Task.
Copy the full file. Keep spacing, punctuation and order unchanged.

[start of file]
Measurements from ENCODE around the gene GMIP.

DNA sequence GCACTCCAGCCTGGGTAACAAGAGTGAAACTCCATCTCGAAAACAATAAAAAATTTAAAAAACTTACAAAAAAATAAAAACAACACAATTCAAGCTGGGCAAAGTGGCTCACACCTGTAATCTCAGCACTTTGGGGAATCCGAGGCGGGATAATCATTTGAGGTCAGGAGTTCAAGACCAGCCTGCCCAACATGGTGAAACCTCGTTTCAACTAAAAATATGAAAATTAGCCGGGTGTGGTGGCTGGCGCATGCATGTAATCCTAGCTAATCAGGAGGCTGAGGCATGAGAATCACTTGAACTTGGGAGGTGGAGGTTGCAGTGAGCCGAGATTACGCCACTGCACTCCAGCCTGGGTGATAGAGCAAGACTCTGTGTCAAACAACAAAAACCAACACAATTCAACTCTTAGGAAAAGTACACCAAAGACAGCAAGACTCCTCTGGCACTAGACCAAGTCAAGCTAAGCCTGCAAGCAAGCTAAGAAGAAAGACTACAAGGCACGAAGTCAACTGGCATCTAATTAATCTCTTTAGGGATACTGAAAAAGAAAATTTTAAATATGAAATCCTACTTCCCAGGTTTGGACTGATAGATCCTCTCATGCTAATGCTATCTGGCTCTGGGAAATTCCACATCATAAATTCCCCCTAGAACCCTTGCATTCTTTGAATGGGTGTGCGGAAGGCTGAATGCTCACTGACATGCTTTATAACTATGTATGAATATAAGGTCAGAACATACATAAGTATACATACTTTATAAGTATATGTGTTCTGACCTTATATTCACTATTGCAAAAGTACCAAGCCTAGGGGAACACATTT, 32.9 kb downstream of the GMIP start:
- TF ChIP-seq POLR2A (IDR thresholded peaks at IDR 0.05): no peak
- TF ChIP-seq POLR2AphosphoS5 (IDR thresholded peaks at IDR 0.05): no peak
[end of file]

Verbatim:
Measurements from ENCODE around the gene GMIP.

DNA sequence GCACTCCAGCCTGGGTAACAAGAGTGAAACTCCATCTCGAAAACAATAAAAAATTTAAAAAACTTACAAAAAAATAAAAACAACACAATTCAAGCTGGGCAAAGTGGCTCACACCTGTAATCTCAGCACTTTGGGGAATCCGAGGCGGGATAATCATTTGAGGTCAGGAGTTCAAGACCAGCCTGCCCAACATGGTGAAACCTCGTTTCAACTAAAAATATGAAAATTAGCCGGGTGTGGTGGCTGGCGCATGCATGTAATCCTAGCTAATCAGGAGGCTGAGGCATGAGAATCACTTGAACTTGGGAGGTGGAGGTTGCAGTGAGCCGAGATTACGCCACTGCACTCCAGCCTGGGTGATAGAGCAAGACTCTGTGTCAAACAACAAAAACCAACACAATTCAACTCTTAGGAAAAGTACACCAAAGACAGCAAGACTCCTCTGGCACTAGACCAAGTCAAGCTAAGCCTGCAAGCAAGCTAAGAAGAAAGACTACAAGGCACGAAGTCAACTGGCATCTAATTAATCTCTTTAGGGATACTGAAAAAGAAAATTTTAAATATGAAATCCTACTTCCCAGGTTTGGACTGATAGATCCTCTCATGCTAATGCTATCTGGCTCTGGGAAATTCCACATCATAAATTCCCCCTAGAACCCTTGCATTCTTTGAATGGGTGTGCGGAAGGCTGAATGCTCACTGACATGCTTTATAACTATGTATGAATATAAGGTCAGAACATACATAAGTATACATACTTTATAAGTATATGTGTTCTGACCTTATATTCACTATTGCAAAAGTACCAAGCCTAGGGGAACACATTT, 32.9 kb downstream of the GMIP start:
- TF ChIP-seq POLR2A (IDR thresholded peaks at IDR 0.05): no peak
- TF ChIP-seq POLR2AphosphoS5 (IDR thresholded peaks at IDR 0.05): no peak